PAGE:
Asset Quality Score
This test is intended to try to understand how the bank's reserves set aside to cover loan losses, as well as overall capitalization, could be affected by troubled assets, such as past-due mortgages.
Having extensive holdings of these kinds of assets could eventually require a bank to use capital to cover losses, reducing its buffer of equity. Many of those assets are also likely to be in non-accrual status and no longer earning money, reducing earnings and elevating the chances of a failure in the future.
On Bankrate's asset quality test, American Bank, National Association scored 40 out of a possible 40 points, above the national average of 37.49 points.
The percentage of problem assets a bank holds compared to its total assets is a handy indicator of asset quality.As of December 31, 2017, 0.56 percent of American Bank, National Association's loans were noncurrent -- in other words, they were more than 90 days past due or were in non-accrual status. That's below the national average of 1.01 percent.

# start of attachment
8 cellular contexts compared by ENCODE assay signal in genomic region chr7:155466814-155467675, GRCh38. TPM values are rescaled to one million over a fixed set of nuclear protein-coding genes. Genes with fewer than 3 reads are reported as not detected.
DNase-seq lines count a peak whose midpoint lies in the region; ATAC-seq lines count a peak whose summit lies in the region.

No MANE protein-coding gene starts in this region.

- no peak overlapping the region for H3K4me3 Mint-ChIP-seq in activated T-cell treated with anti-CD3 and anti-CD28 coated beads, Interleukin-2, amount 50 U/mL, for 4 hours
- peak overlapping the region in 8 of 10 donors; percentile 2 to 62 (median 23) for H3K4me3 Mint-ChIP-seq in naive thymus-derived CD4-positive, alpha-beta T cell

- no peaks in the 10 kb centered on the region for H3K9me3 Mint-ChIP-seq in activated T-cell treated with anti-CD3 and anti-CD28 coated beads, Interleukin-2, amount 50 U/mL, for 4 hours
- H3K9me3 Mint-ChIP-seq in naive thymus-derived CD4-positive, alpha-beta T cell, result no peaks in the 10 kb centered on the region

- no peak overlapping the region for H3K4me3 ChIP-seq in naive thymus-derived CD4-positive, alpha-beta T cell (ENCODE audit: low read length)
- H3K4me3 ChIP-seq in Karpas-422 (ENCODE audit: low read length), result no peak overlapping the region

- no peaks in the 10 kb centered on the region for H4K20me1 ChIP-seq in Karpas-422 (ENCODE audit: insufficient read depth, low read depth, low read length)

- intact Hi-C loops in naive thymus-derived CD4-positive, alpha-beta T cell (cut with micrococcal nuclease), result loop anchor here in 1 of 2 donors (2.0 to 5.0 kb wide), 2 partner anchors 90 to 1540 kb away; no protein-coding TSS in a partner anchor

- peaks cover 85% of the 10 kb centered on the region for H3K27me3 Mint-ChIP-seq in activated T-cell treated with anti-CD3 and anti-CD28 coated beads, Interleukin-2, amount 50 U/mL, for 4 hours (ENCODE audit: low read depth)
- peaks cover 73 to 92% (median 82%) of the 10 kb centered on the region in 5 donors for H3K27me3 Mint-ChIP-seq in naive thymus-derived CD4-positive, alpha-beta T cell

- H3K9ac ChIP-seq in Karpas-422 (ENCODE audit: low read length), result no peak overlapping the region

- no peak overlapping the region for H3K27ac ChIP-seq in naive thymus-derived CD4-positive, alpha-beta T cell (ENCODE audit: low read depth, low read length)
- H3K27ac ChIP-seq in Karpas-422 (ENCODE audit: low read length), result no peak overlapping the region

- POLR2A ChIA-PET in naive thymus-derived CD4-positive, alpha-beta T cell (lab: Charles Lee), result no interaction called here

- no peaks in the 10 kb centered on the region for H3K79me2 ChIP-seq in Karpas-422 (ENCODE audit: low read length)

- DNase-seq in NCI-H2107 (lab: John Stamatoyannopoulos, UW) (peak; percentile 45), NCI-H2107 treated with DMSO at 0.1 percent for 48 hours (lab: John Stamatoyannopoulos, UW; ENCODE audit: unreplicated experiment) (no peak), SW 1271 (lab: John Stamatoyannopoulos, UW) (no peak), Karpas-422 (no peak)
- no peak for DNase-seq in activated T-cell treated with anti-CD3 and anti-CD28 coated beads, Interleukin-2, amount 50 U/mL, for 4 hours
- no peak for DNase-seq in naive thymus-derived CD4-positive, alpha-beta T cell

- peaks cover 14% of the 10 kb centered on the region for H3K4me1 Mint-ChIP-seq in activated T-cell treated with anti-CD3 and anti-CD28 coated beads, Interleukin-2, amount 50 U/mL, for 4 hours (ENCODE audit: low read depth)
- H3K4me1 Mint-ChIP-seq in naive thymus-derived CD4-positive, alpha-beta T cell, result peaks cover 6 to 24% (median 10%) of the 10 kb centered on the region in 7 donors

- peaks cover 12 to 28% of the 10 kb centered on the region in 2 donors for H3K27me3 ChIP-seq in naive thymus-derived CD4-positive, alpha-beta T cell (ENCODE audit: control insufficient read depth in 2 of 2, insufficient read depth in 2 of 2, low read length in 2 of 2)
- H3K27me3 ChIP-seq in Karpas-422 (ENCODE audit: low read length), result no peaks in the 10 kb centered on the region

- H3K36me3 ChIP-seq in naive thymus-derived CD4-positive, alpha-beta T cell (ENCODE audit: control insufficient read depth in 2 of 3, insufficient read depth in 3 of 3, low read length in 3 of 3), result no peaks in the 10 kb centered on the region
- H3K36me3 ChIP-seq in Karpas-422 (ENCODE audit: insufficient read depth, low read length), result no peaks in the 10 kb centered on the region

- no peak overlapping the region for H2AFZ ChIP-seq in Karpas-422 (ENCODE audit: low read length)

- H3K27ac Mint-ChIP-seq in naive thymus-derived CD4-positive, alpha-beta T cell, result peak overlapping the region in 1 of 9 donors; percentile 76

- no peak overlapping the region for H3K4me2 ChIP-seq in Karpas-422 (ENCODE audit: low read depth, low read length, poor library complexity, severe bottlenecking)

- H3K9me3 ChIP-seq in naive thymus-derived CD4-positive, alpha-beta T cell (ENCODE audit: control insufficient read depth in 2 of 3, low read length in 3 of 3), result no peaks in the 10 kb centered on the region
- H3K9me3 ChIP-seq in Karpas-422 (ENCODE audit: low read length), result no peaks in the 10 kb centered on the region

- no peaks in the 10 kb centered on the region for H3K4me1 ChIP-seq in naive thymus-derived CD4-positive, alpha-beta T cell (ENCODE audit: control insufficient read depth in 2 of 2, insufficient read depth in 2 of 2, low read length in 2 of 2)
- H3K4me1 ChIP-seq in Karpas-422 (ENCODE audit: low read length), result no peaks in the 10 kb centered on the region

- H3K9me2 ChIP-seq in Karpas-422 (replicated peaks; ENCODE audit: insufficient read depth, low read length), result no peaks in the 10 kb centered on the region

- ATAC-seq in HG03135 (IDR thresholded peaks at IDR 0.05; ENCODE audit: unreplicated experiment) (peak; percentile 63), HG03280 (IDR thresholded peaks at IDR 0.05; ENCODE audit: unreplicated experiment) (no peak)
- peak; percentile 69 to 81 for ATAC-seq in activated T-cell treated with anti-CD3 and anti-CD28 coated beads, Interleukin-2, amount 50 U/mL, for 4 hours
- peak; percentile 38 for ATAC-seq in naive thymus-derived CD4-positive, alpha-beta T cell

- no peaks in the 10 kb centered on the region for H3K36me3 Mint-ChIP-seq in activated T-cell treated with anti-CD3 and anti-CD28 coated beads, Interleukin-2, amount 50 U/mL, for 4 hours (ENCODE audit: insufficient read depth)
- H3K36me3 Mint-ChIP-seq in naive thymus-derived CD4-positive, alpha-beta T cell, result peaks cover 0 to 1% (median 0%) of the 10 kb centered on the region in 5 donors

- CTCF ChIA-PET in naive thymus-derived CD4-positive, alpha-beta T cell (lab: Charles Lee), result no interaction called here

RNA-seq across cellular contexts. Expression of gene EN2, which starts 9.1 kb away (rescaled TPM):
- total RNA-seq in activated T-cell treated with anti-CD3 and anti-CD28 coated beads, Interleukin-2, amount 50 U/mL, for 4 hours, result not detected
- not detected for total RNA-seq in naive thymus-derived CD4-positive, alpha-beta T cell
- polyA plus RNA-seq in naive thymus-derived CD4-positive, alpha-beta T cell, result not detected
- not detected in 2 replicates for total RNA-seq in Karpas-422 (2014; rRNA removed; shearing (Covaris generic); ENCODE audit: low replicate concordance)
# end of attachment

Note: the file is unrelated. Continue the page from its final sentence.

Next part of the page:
Banks keep a reserve to deal with problem assets known as an "allowance for loan and lease losses." That reserve's size can be a useful indicator when evaluating a bank's ability to manage problem assets, especially when compared to the total amount of problematic loans. Unfortunately, the FDIC did not provide information on American Bank, National Association's loan loss allowance in its most recent filings.